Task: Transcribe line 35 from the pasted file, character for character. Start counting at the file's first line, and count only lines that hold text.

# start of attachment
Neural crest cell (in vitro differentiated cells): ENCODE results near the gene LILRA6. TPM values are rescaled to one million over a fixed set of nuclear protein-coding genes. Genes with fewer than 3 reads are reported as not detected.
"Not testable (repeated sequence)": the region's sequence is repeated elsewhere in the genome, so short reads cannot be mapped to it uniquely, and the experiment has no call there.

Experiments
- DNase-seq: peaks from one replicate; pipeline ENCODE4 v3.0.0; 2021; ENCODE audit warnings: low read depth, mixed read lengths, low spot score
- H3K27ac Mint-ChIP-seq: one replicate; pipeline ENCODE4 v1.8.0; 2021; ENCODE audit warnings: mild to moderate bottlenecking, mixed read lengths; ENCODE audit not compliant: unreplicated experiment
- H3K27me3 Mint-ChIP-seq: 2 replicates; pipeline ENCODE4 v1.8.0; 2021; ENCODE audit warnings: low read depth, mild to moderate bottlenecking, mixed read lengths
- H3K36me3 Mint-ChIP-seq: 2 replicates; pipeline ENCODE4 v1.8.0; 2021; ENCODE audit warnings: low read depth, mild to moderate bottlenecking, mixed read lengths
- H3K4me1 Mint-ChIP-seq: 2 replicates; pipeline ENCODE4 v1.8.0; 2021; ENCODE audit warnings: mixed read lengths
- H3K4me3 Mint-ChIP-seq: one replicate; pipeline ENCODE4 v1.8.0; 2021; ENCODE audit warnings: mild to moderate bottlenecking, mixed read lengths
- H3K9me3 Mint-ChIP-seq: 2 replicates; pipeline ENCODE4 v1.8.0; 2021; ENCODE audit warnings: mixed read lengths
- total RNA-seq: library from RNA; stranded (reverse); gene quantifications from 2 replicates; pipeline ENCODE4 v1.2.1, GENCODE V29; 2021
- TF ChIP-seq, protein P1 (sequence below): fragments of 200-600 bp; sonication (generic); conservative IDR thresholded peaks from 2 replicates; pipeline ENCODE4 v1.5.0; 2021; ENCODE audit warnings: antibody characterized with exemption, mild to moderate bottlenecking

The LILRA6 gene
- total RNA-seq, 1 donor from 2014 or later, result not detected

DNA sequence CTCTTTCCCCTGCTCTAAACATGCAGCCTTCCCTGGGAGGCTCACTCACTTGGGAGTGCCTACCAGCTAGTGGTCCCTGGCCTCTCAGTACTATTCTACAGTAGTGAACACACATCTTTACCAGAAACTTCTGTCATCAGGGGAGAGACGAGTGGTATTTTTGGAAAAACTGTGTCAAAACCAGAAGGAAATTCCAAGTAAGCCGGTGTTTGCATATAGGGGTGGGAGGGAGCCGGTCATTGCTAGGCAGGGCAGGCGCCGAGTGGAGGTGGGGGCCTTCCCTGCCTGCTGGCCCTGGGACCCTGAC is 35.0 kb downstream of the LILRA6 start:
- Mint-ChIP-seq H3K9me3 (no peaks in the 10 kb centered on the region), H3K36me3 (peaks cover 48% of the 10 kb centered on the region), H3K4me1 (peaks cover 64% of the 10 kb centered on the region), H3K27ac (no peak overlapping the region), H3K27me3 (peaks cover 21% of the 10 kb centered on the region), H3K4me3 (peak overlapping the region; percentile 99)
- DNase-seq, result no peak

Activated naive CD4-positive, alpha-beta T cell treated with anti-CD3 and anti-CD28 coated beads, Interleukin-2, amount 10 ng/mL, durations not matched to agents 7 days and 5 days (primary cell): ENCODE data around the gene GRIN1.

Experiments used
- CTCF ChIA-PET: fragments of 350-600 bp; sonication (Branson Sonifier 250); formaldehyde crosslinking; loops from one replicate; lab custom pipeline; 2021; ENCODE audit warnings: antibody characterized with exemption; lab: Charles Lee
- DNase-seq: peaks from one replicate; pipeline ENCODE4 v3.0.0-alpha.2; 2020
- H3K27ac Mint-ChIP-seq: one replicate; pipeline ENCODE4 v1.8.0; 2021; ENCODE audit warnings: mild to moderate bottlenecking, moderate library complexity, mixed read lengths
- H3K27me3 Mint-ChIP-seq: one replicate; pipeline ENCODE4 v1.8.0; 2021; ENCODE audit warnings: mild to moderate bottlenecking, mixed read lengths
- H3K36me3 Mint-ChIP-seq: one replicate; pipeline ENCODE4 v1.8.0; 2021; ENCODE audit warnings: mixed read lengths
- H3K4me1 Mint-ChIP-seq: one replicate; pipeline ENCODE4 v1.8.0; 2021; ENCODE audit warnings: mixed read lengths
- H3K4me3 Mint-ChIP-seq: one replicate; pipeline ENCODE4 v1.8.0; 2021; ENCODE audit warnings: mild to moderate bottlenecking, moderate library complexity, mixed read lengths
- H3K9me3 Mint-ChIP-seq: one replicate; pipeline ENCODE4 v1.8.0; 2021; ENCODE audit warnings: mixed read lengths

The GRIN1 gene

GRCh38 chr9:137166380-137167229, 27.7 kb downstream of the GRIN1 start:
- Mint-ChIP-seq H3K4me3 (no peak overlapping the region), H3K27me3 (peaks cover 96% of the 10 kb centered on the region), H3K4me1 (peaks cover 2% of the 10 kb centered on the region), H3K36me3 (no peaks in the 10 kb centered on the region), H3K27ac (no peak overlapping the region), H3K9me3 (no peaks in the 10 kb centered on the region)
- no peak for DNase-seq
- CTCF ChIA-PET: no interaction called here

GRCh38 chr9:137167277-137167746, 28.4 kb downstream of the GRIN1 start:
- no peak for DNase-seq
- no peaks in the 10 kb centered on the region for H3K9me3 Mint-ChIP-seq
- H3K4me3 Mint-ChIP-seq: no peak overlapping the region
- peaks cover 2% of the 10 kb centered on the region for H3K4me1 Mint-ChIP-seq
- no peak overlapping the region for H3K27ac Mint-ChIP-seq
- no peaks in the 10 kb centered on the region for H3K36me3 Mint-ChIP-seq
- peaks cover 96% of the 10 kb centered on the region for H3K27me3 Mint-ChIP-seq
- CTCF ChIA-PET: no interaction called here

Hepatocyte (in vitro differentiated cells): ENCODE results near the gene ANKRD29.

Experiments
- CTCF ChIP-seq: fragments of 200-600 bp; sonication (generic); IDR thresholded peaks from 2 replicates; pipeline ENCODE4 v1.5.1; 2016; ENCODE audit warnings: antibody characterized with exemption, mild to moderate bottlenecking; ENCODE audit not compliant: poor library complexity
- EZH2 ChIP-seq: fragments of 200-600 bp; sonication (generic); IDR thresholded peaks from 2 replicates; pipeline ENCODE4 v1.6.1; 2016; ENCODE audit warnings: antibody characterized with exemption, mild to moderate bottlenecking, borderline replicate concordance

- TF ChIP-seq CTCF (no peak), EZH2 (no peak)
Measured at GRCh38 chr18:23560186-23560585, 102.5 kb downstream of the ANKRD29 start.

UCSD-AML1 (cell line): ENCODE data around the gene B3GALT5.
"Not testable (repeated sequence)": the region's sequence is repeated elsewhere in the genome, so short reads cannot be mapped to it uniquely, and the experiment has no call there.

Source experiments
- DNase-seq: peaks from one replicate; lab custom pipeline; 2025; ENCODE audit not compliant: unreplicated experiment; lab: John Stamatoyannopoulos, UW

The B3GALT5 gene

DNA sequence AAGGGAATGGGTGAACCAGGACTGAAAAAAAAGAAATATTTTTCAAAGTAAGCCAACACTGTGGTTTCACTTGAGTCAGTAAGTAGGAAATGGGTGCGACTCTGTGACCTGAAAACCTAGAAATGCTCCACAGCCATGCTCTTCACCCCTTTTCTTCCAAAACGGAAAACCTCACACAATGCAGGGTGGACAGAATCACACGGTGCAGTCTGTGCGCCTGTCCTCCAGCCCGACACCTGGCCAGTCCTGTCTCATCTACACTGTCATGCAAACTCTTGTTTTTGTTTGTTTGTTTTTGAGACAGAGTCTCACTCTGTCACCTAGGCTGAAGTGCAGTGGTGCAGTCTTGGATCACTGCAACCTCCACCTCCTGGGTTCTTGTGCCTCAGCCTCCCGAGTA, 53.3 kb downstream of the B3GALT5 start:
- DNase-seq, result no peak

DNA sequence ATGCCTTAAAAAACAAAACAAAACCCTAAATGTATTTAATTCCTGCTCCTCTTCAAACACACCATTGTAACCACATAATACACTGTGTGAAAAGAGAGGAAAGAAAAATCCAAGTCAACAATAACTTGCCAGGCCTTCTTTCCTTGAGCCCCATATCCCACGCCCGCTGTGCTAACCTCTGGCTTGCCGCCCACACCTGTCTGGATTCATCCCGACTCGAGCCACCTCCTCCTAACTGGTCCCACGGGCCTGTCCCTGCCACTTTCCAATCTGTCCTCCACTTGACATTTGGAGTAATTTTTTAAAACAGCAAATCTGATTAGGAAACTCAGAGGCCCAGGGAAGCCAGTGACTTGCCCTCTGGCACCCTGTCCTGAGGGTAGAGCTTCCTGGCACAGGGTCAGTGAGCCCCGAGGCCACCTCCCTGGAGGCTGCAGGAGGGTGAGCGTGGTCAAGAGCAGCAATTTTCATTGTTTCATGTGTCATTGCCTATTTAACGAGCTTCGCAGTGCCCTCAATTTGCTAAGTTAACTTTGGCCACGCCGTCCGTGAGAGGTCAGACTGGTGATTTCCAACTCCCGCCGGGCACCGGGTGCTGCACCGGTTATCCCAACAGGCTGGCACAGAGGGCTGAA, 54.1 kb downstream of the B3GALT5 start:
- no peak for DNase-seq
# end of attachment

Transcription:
- no peaks in the 10 kb centered on the region for H3K9me3 Mint-ChIP-seq